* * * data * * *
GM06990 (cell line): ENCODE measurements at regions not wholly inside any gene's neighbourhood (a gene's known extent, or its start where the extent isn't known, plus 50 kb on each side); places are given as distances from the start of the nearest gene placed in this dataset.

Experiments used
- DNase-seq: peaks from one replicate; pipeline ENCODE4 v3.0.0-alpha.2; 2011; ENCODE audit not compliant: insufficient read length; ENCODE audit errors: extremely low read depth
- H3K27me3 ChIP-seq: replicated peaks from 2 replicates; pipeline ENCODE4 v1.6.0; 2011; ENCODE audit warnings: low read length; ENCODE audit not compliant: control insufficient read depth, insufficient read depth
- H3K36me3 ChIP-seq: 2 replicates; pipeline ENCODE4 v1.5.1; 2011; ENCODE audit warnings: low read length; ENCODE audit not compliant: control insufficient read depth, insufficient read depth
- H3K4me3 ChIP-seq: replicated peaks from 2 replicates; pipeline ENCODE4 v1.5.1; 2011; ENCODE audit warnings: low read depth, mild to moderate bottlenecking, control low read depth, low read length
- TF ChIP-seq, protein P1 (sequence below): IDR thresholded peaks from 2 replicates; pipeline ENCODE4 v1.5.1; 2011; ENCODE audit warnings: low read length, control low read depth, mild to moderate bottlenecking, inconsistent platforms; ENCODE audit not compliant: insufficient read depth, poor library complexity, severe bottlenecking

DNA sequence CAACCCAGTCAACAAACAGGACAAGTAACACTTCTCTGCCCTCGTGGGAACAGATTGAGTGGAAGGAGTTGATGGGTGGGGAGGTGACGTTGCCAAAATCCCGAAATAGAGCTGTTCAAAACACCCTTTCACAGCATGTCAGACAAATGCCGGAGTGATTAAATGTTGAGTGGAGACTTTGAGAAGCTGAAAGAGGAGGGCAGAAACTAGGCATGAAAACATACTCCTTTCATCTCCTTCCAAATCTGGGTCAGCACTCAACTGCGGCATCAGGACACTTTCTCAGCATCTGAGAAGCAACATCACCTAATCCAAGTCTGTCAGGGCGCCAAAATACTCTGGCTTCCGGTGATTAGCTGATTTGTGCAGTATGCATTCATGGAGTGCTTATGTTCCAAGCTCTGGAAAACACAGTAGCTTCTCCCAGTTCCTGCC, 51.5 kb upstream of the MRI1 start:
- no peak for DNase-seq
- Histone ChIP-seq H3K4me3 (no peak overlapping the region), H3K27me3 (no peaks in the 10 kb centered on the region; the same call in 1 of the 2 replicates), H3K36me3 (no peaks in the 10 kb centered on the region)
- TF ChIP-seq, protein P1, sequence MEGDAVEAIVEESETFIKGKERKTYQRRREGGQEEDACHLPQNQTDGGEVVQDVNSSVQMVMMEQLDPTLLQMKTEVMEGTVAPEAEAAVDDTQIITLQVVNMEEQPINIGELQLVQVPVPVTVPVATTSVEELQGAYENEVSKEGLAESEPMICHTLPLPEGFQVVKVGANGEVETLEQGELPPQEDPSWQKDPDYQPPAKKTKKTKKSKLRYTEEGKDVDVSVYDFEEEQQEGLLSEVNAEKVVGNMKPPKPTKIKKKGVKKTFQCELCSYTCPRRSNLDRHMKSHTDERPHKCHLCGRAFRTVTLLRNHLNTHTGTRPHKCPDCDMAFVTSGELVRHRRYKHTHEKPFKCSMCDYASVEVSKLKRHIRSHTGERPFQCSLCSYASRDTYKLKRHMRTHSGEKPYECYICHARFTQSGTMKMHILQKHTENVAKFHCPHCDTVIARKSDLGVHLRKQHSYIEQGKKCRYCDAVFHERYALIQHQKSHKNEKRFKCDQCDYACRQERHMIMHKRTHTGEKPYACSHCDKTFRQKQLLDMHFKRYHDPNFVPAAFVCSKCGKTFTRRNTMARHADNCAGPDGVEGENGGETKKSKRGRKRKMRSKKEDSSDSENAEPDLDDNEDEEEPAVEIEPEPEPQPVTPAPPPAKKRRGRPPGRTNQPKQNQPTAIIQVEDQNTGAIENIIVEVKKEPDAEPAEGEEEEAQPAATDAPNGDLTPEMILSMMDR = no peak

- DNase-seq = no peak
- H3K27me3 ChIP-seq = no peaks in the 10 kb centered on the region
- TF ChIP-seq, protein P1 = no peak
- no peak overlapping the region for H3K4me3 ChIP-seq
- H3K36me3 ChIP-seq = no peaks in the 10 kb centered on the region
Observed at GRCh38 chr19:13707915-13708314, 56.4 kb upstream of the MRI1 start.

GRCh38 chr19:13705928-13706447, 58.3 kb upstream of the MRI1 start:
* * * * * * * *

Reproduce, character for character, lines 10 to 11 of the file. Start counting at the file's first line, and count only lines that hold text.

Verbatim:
- Histone ChIP-seq H3K4me3 (no peak overlapping the region), H3K27me3 (no peaks in the 10 kb centered on the region; the same call in 1 of the 2 replicates), H3K36me3 (no peaks in the 10 kb centered on the region)
- TF ChIP-seq, protein P1, sequence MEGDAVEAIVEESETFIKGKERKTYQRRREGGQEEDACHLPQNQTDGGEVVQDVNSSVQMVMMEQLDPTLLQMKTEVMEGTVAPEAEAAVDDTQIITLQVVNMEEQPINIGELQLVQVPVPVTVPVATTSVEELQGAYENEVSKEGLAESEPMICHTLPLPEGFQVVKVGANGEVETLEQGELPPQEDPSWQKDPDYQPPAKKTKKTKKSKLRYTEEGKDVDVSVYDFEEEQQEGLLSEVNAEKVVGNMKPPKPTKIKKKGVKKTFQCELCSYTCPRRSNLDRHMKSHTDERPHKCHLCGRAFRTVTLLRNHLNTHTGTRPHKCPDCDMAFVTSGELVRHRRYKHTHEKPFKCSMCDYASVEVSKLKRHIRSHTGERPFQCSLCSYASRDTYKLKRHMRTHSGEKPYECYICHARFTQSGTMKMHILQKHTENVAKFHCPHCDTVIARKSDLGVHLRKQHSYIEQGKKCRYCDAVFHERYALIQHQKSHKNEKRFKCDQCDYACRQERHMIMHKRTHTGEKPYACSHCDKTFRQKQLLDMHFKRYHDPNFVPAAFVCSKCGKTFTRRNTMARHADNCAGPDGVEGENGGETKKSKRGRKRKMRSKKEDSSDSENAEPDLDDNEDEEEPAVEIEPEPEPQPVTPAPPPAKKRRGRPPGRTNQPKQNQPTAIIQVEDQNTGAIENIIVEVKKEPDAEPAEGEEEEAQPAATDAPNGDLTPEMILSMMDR = no peak